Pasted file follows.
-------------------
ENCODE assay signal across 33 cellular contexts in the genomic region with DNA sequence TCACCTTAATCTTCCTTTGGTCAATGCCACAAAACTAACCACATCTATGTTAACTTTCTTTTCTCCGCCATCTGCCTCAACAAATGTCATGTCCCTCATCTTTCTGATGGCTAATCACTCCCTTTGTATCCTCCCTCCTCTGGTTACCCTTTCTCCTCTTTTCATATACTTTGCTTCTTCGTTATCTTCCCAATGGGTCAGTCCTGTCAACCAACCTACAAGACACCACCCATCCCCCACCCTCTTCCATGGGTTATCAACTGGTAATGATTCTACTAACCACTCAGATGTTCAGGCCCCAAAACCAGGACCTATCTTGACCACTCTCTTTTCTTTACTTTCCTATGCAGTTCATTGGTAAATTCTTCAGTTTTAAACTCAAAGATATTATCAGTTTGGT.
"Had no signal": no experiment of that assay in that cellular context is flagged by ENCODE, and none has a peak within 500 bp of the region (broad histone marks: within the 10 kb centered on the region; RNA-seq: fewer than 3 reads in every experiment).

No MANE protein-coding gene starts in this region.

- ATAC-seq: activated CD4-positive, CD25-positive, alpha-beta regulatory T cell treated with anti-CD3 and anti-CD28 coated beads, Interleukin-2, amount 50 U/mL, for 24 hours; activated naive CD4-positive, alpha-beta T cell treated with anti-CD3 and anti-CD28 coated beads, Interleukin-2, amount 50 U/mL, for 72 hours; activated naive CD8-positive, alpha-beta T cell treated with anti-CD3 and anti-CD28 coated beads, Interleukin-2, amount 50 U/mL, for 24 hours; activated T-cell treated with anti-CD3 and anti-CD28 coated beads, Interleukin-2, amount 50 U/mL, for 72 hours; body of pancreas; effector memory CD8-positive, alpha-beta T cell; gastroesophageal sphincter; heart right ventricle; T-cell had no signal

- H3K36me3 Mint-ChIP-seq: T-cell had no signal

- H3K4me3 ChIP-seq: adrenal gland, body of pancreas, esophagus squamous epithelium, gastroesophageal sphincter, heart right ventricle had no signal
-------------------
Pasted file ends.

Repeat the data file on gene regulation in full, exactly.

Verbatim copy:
ENCODE assay signal across 33 cellular contexts in the genomic region with DNA sequence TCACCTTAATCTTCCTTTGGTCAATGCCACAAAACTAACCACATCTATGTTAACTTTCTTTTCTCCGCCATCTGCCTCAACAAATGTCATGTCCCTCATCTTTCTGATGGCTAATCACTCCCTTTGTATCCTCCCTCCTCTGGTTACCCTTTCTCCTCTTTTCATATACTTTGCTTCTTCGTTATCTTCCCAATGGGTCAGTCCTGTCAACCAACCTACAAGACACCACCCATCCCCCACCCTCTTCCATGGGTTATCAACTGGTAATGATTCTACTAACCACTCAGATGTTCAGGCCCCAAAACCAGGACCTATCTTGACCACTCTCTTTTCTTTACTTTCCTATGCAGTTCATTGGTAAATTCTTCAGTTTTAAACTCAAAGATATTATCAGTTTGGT.
"Had no signal": no experiment of that assay in that cellular context is flagged by ENCODE, and none has a peak within 500 bp of the region (broad histone marks: within the 10 kb centered on the region; RNA-seq: fewer than 3 reads in every experiment).

No MANE protein-coding gene starts in this region.

- ATAC-seq: activated CD4-positive, CD25-positive, alpha-beta regulatory T cell treated with anti-CD3 and anti-CD28 coated beads, Interleukin-2, amount 50 U/mL, for 24 hours; activated naive CD4-positive, alpha-beta T cell treated with anti-CD3 and anti-CD28 coated beads, Interleukin-2, amount 50 U/mL, for 72 hours; activated naive CD8-positive, alpha-beta T cell treated with anti-CD3 and anti-CD28 coated beads, Interleukin-2, amount 50 U/mL, for 24 hours; activated T-cell treated with anti-CD3 and anti-CD28 coated beads, Interleukin-2, amount 50 U/mL, for 72 hours; body of pancreas; effector memory CD8-positive, alpha-beta T cell; gastroesophageal sphincter; heart right ventricle; T-cell had no signal

- H3K36me3 Mint-ChIP-seq: T-cell had no signal

- H3K4me3 ChIP-seq: adrenal gland, body of pancreas, esophagus squamous epithelium, gastroesophageal sphincter, heart right ventricle had no signal